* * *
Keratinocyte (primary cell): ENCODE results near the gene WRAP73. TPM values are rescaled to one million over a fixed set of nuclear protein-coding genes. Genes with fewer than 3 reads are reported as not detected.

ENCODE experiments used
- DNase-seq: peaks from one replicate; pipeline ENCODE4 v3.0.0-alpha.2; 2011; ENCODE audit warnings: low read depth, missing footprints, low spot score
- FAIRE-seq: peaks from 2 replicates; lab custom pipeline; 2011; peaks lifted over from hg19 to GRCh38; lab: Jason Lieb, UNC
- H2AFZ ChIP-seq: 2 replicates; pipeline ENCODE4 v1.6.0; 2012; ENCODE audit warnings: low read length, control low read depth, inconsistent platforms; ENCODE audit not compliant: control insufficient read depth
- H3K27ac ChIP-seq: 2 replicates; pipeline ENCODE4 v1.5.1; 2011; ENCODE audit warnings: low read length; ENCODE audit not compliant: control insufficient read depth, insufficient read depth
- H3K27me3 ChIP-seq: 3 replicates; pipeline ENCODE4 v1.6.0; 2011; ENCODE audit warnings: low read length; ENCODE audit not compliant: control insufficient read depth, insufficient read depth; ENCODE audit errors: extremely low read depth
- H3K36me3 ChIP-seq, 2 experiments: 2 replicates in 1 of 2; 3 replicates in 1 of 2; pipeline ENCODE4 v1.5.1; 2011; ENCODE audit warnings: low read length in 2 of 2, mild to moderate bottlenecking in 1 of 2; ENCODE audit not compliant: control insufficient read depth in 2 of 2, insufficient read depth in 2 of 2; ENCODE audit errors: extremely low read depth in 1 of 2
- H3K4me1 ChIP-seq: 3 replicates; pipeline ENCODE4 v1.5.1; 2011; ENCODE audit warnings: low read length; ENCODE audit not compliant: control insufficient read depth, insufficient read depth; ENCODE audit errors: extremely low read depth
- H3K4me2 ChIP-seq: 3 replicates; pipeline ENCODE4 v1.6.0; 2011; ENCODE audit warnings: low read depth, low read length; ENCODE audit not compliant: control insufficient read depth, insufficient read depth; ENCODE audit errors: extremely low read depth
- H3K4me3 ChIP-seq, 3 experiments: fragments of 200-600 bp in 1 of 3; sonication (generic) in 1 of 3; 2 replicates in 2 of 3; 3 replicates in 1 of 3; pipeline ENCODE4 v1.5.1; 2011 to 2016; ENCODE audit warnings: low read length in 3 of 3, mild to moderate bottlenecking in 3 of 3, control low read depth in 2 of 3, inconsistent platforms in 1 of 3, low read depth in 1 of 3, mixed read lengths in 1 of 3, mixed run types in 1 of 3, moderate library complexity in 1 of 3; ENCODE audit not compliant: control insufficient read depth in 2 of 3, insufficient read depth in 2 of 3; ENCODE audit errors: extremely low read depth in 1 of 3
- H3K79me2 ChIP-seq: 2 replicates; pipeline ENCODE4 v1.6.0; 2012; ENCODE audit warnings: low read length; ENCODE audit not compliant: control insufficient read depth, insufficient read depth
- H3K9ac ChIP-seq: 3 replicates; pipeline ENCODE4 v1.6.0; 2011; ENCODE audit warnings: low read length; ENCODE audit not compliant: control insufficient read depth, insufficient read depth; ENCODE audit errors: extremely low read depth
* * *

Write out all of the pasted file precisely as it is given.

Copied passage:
Keratinocyte (primary cell): ENCODE results near the gene WRAP73. TPM values are rescaled to one million over a fixed set of nuclear protein-coding genes. Genes with fewer than 3 reads are reported as not detected.

ENCODE experiments used
- DNase-seq: peaks from one replicate; pipeline ENCODE4 v3.0.0-alpha.2; 2011; ENCODE audit warnings: low read depth, missing footprints, low spot score
- FAIRE-seq: peaks from 2 replicates; lab custom pipeline; 2011; peaks lifted over from hg19 to GRCh38; lab: Jason Lieb, UNC
- H2AFZ ChIP-seq: 2 replicates; pipeline ENCODE4 v1.6.0; 2012; ENCODE audit warnings: low read length, control low read depth, inconsistent platforms; ENCODE audit not compliant: control insufficient read depth
- H3K27ac ChIP-seq: 2 replicates; pipeline ENCODE4 v1.5.1; 2011; ENCODE audit warnings: low read length; ENCODE audit not compliant: control insufficient read depth, insufficient read depth
- H3K27me3 ChIP-seq: 3 replicates; pipeline ENCODE4 v1.6.0; 2011; ENCODE audit warnings: low read length; ENCODE audit not compliant: control insufficient read depth, insufficient read depth; ENCODE audit errors: extremely low read depth
- H3K36me3 ChIP-seq, 2 experiments: 2 replicates in 1 of 2; 3 replicates in 1 of 2; pipeline ENCODE4 v1.5.1; 2011; ENCODE audit warnings: low read length in 2 of 2, mild to moderate bottlenecking in 1 of 2; ENCODE audit not compliant: control insufficient read depth in 2 of 2, insufficient read depth in 2 of 2; ENCODE audit errors: extremely low read depth in 1 of 2
- H3K4me1 ChIP-seq: 3 replicates; pipeline ENCODE4 v1.5.1; 2011; ENCODE audit warnings: low read length; ENCODE audit not compliant: control insufficient read depth, insufficient read depth; ENCODE audit errors: extremely low read depth
- H3K4me2 ChIP-seq: 3 replicates; pipeline ENCODE4 v1.6.0; 2011; ENCODE audit warnings: low read depth, low read length; ENCODE audit not compliant: control insufficient read depth, insufficient read depth; ENCODE audit errors: extremely low read depth
- H3K4me3 ChIP-seq, 3 experiments: fragments of 200-600 bp in 1 of 3; sonication (generic) in 1 of 3; 2 replicates in 2 of 3; 3 replicates in 1 of 3; pipeline ENCODE4 v1.5.1; 2011 to 2016; ENCODE audit warnings: low read length in 3 of 3, mild to moderate bottlenecking in 3 of 3, control low read depth in 2 of 3, inconsistent platforms in 1 of 3, low read depth in 1 of 3, mixed read lengths in 1 of 3, mixed run types in 1 of 3, moderate library complexity in 1 of 3; ENCODE audit not compliant: control insufficient read depth in 2 of 3, insufficient read depth in 2 of 3; ENCODE audit errors: extremely low read depth in 1 of 3
- H3K79me2 ChIP-seq: 2 replicates; pipeline ENCODE4 v1.6.0; 2012; ENCODE audit warnings: low read length; ENCODE audit not compliant: control insufficient read depth, insufficient read depth
- H3K9ac ChIP-seq: 3 replicates; pipeline ENCODE4 v1.6.0; 2011; ENCODE audit warnings: low read length; ENCODE audit not compliant: control insufficient read depth, insufficient read depth; ENCODE audit errors: extremely low read depth